Prince had a big heart. No doubting that. As Morris reveals, when tragedy struck the Prince camp and the tight NPG family. He stepped in to help.
“Around 2004, NPG drummer John Blackwell’s daughter, my God Daughter Gia, died in a swimming pool accident, right around the time I was getting married.
“It was a very tough time. Prince called me and told me that he would call John and take care of everything. It was a very bad time….”
Morris remembers away from the spotlight, Prince loved photography and was good at it. “I think it started coming out toward the end of his life, but he really enjoyed it. He also had a great eye for photography.
“I suppose being in front of the camera for so many years gave him an edge, being behind it. But then again, he just seemed to be great at everything he tried to do”.
So did ‘The Purple One’ ever really get the full recognition and respect he deserved for such a towering multi-faceted talent as he possessed, Morris? “I don’t actually think Prince gets enough credit for all the innovations and pioneering that he’s done in music or in the industry.
“He would tell me all the things that he was going to do and that he would implement, and it went down just like he said. It was amazing to watch and see the things that he would tell me, come to fruition.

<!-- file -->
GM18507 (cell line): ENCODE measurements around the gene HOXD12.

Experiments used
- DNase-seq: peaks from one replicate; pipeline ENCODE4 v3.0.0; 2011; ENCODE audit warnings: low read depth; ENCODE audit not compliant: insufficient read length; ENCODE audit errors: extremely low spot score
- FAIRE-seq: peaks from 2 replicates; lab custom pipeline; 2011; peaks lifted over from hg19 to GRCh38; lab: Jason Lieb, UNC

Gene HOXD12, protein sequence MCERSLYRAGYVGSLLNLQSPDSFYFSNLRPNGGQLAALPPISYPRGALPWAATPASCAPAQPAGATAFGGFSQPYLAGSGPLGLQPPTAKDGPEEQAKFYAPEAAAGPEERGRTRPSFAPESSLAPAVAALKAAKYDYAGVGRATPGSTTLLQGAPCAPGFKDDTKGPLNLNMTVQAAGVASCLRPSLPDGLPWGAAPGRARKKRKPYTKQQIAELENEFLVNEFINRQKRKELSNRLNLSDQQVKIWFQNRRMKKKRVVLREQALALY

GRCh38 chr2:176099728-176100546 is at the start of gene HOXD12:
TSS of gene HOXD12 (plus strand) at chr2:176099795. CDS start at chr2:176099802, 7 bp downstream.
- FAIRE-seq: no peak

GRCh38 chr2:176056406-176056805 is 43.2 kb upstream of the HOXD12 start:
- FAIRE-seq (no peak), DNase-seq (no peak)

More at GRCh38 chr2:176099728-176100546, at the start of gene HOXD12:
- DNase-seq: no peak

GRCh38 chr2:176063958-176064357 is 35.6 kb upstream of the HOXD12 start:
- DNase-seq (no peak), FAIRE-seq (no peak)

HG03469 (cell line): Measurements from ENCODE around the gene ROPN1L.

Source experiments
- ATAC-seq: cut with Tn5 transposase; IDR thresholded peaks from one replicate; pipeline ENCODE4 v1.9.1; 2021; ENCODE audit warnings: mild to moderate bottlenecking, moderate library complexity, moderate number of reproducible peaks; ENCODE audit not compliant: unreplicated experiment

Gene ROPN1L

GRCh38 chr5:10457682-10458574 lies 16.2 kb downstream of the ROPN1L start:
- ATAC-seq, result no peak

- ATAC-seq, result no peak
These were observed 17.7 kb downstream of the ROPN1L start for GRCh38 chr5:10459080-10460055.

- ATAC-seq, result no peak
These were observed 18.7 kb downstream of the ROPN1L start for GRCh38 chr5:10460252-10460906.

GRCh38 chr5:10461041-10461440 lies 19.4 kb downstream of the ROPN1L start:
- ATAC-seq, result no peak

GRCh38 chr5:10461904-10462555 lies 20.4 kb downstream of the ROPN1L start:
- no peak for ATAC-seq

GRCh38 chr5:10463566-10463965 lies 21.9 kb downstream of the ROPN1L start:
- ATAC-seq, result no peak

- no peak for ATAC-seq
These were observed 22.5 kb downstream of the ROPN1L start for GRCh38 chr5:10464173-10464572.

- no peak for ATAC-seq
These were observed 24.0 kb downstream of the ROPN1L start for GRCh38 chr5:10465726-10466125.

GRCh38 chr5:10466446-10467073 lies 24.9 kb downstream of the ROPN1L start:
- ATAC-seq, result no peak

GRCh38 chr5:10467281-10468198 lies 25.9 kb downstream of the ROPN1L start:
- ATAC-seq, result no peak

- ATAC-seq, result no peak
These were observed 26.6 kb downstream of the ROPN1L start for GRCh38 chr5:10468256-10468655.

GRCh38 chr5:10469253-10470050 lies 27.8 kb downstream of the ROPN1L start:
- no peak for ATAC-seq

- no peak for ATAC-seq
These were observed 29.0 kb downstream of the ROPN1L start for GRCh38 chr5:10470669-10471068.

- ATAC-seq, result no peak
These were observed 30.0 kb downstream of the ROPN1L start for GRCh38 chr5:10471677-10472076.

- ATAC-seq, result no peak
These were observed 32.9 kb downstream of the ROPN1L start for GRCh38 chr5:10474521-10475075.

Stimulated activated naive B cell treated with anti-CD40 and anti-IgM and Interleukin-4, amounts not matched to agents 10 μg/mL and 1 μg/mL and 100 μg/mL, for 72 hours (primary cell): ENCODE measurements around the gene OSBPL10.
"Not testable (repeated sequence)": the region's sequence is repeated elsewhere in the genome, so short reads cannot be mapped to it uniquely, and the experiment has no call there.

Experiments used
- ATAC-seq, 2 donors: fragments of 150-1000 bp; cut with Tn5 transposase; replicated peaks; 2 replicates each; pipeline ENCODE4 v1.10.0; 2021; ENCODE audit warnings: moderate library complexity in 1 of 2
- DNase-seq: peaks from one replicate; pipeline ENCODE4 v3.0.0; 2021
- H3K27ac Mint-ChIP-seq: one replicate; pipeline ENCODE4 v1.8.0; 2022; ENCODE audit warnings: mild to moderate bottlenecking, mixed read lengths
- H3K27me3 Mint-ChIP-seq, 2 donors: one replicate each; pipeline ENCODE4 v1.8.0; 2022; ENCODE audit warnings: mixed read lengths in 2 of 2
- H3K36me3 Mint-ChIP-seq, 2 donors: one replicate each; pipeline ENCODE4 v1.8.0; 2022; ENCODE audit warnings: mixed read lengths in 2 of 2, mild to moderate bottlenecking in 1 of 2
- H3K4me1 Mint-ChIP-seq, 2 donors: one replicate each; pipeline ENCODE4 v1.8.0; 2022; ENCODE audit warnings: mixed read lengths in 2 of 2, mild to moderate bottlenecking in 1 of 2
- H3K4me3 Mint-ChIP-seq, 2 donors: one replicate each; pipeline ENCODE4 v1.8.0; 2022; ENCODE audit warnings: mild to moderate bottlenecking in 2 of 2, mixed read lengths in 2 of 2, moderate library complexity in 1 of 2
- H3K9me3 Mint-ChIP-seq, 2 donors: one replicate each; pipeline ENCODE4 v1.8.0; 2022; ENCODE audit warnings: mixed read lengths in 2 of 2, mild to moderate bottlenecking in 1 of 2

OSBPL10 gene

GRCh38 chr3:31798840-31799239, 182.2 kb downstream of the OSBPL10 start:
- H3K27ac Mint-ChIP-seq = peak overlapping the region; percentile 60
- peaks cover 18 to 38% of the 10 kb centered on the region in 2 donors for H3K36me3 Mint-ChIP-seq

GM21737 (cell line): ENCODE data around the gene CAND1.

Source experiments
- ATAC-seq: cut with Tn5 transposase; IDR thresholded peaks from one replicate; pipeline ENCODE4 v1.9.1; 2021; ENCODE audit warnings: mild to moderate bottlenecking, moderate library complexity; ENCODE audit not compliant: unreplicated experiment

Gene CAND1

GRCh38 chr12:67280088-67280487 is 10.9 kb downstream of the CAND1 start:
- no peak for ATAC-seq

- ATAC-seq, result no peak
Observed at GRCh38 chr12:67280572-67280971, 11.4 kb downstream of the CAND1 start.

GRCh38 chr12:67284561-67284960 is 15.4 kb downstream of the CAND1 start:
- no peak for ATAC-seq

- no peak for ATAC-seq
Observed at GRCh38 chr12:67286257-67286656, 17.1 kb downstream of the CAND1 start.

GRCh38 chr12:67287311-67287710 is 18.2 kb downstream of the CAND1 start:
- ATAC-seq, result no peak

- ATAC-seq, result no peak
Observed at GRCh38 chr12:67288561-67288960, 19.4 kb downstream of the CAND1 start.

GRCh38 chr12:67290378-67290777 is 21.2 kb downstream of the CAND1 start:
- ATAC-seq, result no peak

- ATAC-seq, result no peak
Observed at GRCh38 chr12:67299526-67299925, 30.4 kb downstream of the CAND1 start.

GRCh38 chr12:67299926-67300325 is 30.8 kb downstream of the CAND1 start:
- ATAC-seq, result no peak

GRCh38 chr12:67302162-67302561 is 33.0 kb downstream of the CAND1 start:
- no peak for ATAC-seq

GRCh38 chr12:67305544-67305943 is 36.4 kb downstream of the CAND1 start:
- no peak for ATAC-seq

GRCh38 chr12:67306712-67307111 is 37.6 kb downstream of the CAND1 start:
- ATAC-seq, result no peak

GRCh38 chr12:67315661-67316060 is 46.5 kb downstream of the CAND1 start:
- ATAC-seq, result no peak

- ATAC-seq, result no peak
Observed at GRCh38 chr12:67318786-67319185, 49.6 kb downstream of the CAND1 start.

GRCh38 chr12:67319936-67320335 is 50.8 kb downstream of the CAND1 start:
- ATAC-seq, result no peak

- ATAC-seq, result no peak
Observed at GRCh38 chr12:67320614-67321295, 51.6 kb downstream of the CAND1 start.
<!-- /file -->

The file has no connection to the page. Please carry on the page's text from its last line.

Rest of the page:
“There will ever be another Prince. He had a very unique work ethic. He did so many things. He was amazing with fashion. He could play so many instruments. He could operate in all different frequencies.
“He was a Renaissance man. I think there’s a lot of talent out there, but Prince was prolific as a writer. He was the exact opposite of a lazy person. He was all about getting things done”.
So, did he ever have words of wisdom for you? “Prince said to me, ‘it’s not a mistake until you stop.’ And, ‘respect the music.’ For me, this means you don’t hit the stage without knowing your parts, without knowing the lyrics.
“You have to come rehearsed and you have to come with humility and respect. Prince’s whole thing was to be ready. You had to be ready for anything”.